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Re: st: Creating time-dependent covariates to replicate the tvc option for stcrreg


From   rgutierrez@stata.com (Roberto G. Gutierrez, StataCorp)
To   statalist@hsphsun2.harvard.edu
Subject   Re: st: Creating time-dependent covariates to replicate the tvc option for stcrreg
Date   Mon, 05 Apr 2010 12:36:17 -0500

Travis Coan <tcoan@law.harvard.edu> asks:

> I am trying to use interaction terms that I created manually to replicate
> the results provided by the tvc option after Stata's stcrreg command.
> Needless to say, I am not having much success.

> I have tried to use the suggestions provided in Stata's "tvc note" help file
> (help tvc_note) for stcox. For example, with the Hypoxia Study data used in
> the Stata manual (Example 1, pg. 200):

> stset dftime, failure(failtype == 1) id(stnum) 
> stsplit, at(failures)
> gen ifptime = ifp*_t
> stcrreg ifp tumsize pelnode ifptime, compete(failtype == 2)

> These results are different from those produced by Stata's tvc option:

> stcrreg ifp tumsize pelnode, compete(failtype == 2) tvc(ifp)

> If anyone has any advice on this issue (or could point me to resources on
> the issue), I would greatly appreciate it. Thanks so much for your
> consideration.

Unlike with -stcox-, using the -tvc()- option with -stcrreg- is not equivalent
to splitting observations and generating the time interactions manually.  That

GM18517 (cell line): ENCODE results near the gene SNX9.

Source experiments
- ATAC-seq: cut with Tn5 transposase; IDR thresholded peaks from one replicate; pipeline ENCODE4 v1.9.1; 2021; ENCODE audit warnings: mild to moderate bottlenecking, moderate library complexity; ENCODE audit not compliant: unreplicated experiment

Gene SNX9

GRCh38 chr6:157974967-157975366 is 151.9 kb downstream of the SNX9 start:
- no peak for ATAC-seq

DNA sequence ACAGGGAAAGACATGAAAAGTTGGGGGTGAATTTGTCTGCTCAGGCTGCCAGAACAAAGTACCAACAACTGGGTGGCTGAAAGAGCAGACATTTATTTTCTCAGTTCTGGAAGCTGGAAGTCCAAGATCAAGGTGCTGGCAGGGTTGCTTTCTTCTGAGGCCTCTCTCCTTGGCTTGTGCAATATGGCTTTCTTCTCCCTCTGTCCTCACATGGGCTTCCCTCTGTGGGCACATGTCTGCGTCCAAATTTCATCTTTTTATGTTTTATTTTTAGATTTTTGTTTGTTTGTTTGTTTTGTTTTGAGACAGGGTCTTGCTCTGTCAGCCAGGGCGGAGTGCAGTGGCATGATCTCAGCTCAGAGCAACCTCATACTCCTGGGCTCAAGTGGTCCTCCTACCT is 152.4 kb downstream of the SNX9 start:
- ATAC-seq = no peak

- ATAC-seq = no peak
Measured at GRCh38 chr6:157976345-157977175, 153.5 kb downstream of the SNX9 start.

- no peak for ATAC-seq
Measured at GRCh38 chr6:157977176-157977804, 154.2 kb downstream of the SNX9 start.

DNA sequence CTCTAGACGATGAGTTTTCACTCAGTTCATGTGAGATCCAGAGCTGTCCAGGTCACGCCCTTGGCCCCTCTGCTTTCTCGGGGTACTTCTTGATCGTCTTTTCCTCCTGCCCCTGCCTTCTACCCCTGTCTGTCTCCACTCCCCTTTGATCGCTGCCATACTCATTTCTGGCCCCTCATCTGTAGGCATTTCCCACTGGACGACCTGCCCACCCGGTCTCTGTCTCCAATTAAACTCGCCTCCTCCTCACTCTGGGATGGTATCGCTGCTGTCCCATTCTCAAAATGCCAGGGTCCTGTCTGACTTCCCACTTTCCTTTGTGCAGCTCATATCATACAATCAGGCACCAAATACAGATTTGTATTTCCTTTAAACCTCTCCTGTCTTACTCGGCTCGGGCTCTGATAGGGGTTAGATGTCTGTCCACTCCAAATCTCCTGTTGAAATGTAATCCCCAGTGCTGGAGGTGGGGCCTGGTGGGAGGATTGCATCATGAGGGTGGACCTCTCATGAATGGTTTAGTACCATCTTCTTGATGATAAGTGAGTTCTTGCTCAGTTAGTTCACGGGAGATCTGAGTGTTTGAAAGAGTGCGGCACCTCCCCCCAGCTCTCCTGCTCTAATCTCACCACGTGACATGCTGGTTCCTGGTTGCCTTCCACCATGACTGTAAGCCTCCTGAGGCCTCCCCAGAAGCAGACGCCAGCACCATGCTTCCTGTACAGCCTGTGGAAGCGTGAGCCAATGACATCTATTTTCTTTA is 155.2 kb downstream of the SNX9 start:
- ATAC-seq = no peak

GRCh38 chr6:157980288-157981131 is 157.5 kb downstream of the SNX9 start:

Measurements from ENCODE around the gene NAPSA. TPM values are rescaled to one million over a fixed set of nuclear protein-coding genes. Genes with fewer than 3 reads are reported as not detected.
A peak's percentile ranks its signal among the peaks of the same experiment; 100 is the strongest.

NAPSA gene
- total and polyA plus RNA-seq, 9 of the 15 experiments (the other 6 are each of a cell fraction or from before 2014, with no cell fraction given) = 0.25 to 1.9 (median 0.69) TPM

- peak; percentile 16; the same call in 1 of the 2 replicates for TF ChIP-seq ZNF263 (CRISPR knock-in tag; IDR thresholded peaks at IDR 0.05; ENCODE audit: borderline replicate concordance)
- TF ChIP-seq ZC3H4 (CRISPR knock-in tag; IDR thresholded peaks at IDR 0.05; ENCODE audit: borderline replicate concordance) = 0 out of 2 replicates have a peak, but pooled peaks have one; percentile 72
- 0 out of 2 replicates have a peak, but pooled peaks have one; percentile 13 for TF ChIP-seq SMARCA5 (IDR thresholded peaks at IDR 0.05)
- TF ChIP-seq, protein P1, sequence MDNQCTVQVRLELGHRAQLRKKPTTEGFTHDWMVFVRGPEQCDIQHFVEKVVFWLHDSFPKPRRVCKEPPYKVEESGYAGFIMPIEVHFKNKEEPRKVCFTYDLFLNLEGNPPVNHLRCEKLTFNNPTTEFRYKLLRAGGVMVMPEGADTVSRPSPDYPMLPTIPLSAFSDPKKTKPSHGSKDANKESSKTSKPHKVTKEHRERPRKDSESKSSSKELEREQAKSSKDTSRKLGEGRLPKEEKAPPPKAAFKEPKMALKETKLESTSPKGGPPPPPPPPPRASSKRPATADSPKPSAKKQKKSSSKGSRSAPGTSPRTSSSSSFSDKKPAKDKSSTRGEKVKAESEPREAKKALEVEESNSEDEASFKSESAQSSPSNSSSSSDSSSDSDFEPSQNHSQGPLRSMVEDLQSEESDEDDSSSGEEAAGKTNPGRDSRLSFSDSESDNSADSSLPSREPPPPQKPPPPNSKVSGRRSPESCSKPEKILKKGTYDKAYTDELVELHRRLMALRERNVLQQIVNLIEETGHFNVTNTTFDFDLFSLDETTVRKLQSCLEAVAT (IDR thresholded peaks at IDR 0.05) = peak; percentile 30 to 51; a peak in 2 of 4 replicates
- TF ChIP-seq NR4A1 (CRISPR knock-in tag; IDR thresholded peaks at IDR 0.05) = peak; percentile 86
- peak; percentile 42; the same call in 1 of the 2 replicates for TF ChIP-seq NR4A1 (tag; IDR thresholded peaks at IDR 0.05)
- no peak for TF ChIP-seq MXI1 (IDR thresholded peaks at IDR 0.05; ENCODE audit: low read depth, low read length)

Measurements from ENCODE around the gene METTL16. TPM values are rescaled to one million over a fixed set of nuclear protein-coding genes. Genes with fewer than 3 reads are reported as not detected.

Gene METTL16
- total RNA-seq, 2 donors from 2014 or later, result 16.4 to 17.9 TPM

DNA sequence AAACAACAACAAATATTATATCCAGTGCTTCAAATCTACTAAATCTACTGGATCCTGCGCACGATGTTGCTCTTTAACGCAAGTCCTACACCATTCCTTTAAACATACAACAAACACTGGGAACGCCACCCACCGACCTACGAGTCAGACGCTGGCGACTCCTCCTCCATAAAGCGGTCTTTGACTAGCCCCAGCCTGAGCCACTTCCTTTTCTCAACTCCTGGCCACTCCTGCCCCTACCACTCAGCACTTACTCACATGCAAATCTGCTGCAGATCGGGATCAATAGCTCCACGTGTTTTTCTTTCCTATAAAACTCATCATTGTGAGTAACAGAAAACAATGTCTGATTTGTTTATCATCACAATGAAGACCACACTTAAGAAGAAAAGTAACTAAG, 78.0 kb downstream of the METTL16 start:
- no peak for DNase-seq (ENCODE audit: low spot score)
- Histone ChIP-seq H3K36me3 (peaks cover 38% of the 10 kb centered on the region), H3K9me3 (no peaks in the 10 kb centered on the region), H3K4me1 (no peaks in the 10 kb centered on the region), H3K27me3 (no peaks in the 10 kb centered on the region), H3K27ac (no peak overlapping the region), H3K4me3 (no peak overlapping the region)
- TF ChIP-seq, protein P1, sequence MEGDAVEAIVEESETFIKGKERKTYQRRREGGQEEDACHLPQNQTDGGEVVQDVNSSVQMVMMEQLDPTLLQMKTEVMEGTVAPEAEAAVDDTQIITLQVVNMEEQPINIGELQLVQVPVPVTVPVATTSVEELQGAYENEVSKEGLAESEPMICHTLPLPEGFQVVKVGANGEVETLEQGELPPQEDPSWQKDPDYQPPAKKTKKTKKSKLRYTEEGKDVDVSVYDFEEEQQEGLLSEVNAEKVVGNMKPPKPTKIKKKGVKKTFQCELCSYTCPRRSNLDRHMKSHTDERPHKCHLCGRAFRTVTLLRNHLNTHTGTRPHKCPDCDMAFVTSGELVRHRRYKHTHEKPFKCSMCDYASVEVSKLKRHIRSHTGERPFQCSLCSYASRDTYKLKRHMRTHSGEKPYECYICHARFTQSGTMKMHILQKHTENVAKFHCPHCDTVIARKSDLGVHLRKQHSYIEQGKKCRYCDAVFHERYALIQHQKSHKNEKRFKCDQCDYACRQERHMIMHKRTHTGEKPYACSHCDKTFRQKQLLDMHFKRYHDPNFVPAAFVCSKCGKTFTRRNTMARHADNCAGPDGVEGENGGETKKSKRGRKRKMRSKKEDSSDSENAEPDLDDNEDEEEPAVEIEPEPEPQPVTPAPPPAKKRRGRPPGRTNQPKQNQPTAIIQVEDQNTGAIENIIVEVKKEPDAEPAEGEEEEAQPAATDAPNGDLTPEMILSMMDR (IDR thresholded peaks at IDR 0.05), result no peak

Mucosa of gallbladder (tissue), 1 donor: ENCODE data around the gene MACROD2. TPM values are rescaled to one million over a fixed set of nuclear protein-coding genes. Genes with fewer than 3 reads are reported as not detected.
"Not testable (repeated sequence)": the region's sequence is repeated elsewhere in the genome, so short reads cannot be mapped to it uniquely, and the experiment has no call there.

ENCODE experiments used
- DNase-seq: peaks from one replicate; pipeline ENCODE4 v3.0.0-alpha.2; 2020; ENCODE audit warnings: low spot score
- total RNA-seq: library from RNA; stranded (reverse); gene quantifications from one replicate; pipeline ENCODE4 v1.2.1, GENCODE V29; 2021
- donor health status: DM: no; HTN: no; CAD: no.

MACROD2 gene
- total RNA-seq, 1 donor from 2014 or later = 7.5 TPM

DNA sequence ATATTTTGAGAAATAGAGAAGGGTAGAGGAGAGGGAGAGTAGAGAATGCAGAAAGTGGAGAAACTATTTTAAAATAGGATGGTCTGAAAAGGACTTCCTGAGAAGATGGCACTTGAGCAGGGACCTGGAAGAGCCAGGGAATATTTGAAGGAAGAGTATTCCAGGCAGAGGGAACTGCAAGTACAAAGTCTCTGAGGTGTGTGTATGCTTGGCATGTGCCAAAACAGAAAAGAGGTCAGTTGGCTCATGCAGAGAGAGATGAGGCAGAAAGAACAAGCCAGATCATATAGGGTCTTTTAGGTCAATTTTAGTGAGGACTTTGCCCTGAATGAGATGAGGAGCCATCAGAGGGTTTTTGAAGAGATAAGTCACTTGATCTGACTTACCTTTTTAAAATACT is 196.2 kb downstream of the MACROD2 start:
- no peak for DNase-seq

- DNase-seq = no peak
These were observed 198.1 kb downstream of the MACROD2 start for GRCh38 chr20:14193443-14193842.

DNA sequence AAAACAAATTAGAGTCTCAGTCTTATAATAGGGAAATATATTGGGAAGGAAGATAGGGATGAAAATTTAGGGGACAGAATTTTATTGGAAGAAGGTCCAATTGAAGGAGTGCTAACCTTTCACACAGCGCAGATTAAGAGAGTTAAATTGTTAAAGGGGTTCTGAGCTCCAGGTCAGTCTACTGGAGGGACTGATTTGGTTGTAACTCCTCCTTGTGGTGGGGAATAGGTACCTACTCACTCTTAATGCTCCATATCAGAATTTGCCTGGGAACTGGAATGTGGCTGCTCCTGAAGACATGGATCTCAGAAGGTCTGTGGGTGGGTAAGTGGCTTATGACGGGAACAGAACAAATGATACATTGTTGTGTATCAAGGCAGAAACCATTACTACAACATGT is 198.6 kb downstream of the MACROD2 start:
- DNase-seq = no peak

is because in competing-risks regression subjects remain in risk-pool
calculations past the time when they fail, if they fail due to competing
reasons.  When this happens, it raises the question of what to do with the
values of the covariates for that subject past their failure time.

Suppose the event of interest is lung cancer, a heart attack is a competing
event, and we are measuring (among other things) BMI for each subject.  If we
use the -tvc(bmi)- option to -stcrreg-, then Stata can extrapolate values of
-bmi- past the time of the heart attack because it has a mathematical
expression for doing so.  When you split observations, however, Stata has no
recourse but to keep -bmi- fixed at its most recent observed value, that is,
its value when the subject had their heart attack.  You will get different
results.

Because -tvc()- extrapolates covariates past failure, you might be skeptical
toward the results because this is unlikely to reflect any real-data
situation.  However, if you instead interpret what you get out of -tvc()- as
time-varying _coefficients_, what you get out of -tvc()- is a test of the
proportional subhazards assumption; see pp. 214-215 of [ST] stcrreg for more
details.

--Bobby
rgutierrez@stata.com
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